By Ryan McGreal
Published April 03, 2013
If you haven't been following the series of op-eds in the Spectator by Paul Shaker and David Premi, you really should. Their latest essay, Say Hello to Hamiltonism, draws inspiration from Vancouver's leadership in urban development and invites Hamilton to take the lead in its own development.
These days, Vancouver looms tall (ahem) as an example of urbanism done mostly right. While other cities decanted aggressively into their hinterlands and crisscrossed their built areas with highways, Vancover followed a much different growth strategy. Urban planners, theorists and observers increasingly recognize that the Vancouver model, often called "Vancouverism" of late, hews pretty closely to urbanist recommendations.
In the last twenty years I have returned to Vancouver every few years and have been fascinated by its transformation from a sleepy (almost too laid-back) backwater to a vibrant, urban 'world class' city. This transformation has been remarkably rapid.
The city today is globally recognized for its excellent quality of life because of choices it made 20, 30 and 40 years ago. Engaged citizens resisted the postwar plan to build a network of expressways through urban neighbourhoods - much like Toronto resisted the urge to build the Spadina expressway.
It was at this time that Vancouver and Hamilton diverged - as, indeed, Vancouver diverged from most of the rest of North America.
Its urban communities saved from destruction, Vancouver invested in rapid transit, building the Skytrain system that was offered to Hamilton in the early 1980s but which Hamilton rejected. (Instead, we eventually built a new urban expressway!)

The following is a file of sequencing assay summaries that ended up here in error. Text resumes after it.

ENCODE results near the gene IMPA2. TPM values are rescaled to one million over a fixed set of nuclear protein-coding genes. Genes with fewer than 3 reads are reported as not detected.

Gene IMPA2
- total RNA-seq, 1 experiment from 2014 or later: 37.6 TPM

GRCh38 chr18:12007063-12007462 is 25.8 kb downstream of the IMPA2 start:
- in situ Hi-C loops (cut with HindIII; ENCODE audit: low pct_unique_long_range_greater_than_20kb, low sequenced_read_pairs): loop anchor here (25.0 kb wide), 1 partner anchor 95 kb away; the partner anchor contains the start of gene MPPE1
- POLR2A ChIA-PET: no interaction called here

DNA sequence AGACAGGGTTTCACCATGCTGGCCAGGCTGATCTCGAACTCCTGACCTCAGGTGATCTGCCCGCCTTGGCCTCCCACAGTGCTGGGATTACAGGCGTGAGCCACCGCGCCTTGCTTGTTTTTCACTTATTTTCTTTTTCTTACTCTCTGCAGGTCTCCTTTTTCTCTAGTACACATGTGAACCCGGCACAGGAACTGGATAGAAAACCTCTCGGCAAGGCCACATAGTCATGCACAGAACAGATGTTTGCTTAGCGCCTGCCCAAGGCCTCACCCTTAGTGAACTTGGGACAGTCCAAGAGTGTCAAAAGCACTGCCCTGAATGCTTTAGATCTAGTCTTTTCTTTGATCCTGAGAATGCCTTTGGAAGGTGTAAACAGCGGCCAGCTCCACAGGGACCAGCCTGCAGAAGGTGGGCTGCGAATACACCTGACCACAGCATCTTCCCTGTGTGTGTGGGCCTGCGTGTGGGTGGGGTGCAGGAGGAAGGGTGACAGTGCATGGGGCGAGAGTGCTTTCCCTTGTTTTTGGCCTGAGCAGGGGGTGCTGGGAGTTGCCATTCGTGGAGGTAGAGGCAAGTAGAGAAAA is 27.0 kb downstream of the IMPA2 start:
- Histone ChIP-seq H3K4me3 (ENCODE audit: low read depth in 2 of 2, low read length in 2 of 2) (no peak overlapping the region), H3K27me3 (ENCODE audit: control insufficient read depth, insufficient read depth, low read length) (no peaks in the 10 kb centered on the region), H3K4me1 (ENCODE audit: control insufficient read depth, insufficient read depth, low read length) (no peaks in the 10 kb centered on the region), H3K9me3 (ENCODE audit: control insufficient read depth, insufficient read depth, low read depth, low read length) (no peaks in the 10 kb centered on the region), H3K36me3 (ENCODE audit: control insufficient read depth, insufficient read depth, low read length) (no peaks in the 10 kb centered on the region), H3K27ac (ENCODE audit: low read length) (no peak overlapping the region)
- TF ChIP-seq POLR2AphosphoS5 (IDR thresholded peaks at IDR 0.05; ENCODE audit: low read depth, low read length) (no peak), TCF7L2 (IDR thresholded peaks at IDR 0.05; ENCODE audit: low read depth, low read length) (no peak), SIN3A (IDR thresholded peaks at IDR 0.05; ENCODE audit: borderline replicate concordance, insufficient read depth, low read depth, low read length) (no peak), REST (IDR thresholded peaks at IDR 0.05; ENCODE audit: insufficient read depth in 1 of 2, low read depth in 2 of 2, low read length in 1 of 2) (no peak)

It's also worth pointing out the particular building form made popular in Vancouver: a podium-and-pedestal model in which a building provides a coherent two- to four-storey urban streetwall to the sidewalk with a tall, slender tower that emerges from inside the building.
A great article in Urban Toronto on Vancouverism showcases this building form:
Coal Harbour condo tower podium lined with retail and residential units. Image by Dumitru Onceanu.
This model provides high quality density without sacrificing a coherent pedestrian experience at street level. (As such, Vancouver condo buildings function more effectively for pedestrian life than downtown Toronto's condos, many of which are a compositional disaster at street level and amount to vertical sprawl.)
The essay by Shaker and Premi is particularly frustrating in light of the missed opportunities for Hamilton to make some of the same choices Vancouver has made. Indeed, Vancouver took its seminal leaps of faith in the 1970s, '80s and '90s, but our continued reluctance today to start making good urban development choices comes in the face of decades of evidence that our trajectory leads to ruin.
As many locals can attest to, progress in The Hammer tends to go in fits and starts. Sometimes we start to stray outside our comfort zone on issues, and we sabotage our wins through retreat into the safety of old thinking.
This is where we can take inspiration from Vancouverism - to stay focused on a goal and become leaders in urban thinking even when this means we are doing things differently than other cities. That's what it means to lead.
I would love for Hamilton to be a leader in urban development, but we can scarcely bring our city to be a follower in the urban development we already know will work.
Hiding behind the exceptionalism of its unique geographic constraints, Hamilton ironically uses them as a lame excuse to maintain exactly the same pattern of suburban sprawl as every other unexceptional city in North America.
Vancouver, in sharp contrast, has regarded its unique geographic constraints as an opportunity to do things differently - to cultivate and leverage the distinctly urban economies that produce innovation and growth.
Vancouver took the road less traveled by, and that has made all the difference.
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